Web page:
Stacey Mulvey loves teaching movement, viewing it as a spectrum of energy - from yin to yang and everything in between. Growing up in SLC Utah, Mulvey left the Mormon church at 21 in protest over its discrimination towards the LGBTQIA+ community, women, and minorities. Overweight and unhappy, she began practicing and teaching mindful movement in Callanetics after having an epiphany about mortality and taking control of her own quality of life. Eventually, Mulvey discovered that cannabis helps her concentrate and enhances her motivation. Upon moving to Colorado, she began teaching pole dancing at Boulder Spirals while training directly under second-generation Pilates instructors and founders of the internationally renowned Pilates Center of Boulder, the world's foremost teacher training school for classical Pilates instructors. Mulvey continued her studies at Naropa University in yoga, painting, and psychology. After completing her coursework honing her skills in mindful and meditative practices, Mulvey launched Marijuasana where she now travels the U.S. and internationally teaching all-inclusive classes fusing the wonders of cannabis with yoga, flow, and mindfulness meditation.

Tell us about your typical day.
I wake up and straight away do my “morning pages.” They are three long-handwritten pages that are complete brain drain. The point is to write complete stream of consciousness words on a page in order to siphon off what’s blocking you from your creativity. Julia Cameron, author of The Artist’s Way, prescribes doing them as part of her program to reawaken your creativity. Doing them has been life-changing. After the morning pages, I grab some coffee and look at my phone. Then, I do Pilates and take a cold shower. Cold showers have also been a life-saver for me.

What's one prediction you have for the marijuana industry five years from now?
I think the stoner-bro stereotype will finally be downplayed, and that there’s a huge wave of support for positioning cannabis as a wellness product. Unlike some, I don’t think we’ll ever shift away from using marijuana leaves in our branding, but I think that before we know it, the symbol will also come to represent holistic healing, thoughtfulness and maturity. For many decades now, it’s been viewed through the lens of being part of a somewhat juvenile culture. Which let’s face it, it has been. Though I love cannabis culture dearly, and actively participate in it, I believe there’s room for including a much larger narrative about cannabis and that we are just seeing the beginning.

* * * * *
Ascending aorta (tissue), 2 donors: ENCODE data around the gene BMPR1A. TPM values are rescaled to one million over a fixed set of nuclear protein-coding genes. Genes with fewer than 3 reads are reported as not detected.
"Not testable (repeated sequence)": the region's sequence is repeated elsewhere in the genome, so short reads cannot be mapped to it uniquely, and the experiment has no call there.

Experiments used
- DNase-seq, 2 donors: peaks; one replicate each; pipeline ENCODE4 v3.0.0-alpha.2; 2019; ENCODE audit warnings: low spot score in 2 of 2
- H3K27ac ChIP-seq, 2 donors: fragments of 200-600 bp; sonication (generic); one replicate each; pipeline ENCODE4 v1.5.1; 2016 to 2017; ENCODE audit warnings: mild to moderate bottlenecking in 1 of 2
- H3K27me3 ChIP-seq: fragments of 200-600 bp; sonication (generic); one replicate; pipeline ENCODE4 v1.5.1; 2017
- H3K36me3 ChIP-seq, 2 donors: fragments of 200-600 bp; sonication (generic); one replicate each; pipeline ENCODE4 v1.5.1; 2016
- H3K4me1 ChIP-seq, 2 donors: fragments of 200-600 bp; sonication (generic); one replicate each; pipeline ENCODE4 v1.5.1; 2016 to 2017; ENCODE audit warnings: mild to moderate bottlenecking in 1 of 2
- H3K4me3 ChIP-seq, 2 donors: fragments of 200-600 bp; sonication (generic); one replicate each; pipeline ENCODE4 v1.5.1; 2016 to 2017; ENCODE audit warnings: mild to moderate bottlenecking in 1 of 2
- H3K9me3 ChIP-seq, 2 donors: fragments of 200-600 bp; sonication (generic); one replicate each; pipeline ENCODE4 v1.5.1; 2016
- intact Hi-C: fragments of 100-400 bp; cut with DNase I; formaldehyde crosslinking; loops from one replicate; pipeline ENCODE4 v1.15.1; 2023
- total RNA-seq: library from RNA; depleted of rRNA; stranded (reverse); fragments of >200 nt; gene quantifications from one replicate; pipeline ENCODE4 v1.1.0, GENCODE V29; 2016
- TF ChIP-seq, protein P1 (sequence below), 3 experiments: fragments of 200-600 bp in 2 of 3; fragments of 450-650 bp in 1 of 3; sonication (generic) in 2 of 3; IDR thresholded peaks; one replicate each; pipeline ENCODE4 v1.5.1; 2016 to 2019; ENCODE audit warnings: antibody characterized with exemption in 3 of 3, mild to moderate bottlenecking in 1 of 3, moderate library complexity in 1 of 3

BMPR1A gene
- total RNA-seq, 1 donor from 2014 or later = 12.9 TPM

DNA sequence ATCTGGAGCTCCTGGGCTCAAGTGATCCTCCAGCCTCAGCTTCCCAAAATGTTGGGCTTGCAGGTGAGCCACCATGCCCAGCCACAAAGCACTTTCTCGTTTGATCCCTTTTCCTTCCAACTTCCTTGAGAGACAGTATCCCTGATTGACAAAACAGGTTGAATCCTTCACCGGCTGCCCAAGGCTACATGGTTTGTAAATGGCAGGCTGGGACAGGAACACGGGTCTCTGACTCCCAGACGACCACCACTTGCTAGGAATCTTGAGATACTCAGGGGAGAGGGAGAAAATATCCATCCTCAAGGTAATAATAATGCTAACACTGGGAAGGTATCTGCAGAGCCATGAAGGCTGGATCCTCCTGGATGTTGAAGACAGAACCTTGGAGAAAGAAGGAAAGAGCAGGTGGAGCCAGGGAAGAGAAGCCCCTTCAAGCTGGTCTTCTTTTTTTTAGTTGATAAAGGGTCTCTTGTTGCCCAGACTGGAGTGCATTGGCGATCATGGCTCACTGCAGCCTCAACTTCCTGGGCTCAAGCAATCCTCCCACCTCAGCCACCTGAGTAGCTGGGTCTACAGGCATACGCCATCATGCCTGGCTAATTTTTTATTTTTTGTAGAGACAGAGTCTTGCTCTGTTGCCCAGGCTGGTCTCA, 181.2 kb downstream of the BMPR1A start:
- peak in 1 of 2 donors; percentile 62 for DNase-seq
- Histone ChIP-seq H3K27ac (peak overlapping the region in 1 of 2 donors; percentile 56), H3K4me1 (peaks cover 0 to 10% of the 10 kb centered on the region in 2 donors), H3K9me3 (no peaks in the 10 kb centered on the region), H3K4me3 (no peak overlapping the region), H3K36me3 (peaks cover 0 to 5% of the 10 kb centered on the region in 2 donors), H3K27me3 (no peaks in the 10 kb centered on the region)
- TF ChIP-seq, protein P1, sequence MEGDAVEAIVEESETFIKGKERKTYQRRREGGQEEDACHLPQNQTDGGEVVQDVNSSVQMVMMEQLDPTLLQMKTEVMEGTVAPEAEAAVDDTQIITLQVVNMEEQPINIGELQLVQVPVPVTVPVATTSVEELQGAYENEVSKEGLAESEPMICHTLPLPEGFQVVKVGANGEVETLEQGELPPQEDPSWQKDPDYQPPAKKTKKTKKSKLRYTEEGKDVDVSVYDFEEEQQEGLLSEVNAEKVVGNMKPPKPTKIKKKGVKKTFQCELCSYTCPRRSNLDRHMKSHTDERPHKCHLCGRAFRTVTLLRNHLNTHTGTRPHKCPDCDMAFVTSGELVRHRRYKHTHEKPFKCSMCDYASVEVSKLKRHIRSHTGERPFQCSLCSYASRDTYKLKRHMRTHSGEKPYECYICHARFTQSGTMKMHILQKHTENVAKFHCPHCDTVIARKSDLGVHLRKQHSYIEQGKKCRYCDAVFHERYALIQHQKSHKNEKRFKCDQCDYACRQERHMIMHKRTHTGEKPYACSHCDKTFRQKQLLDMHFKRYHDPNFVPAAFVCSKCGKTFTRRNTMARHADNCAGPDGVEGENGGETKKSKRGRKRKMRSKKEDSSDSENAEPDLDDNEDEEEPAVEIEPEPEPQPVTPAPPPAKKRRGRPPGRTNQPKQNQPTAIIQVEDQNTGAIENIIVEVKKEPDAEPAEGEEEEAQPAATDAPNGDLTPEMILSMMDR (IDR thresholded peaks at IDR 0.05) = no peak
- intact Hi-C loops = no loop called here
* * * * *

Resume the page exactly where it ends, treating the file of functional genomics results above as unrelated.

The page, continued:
What is one change you'd like to see happen in the cannabis industry?
More people of color. I would like to see more diversity in our industry.

What's your perfect setting to consume? (place, music, food, etc.)
I love consuming in nature. So a joint, with a friend or two, and outdoor scenery to look at as we smoke and then play afterward. Consuming outside is just the best.

What is your go-to munchie?
Justin’s Chocolate Hazelnut Butter blend. I take it neat, by the spoonful. It’s got a reasonable amount of calories in it, and since I try to be mindful about what I’m going for when I get a craving for something delicious, I know I’m not going crazy on snacks.

Now I know what you’re thinking: “oh, that’s basically Nutella”

Incorrect. This is better than Nutella. This is thick, less sugary, more balanced cocoa spread that has just a hint of salt in it. I must have it on hand at all times. I make my shopping decisions based on whether or not stores carry this product. It is divine.

What's your favorite way to consume cannabis?
My favorite way is smoking. I’m an old fashioned gal, and love the sensual experience of smoking. Always have, always will. Although I’m trying to be mindful of healthy lungs and do more vaporizing when I know the product is legit.

Tell us the story of the first time you consumed marijuana.
I was 17, at a party at a friend’s house. I had been such a goody two-shoes up until that point in my life. Never drank, never got high. I was always the friend that hung out with everyone while they had fun. I was trying to leave the Mormon church, and was always wrestling with guilt and whether I was going to go to hell. Finally, I was like, I don’t believe this shit any more. What am I afraid of?

When I went home later that night, I was checking in with my feelings on whether I felt any guilt over getting high. I had always envisioned “sinning” as something you immediately regret because you would immediately feel so awful. I thought you’d sense God’s anger and that once you sinned, you just kept going because it was easier than making God happy again.

Well, I didn’t feel sad or scared. I felt great! I was happy. Then, an old Sheryl Crow song came on the radio. The lyrics said, “If it makes you happy, it can’t be that bad.” I chose to take that as a sign that I wanted to start following my own beliefs. Instead of worrying about religion, I wanted to begin discovering what made me happy in my life.

Do you have a message for Donald Trump and/or Jeff Sessions? What would that message be?
You are on the wrong side of history.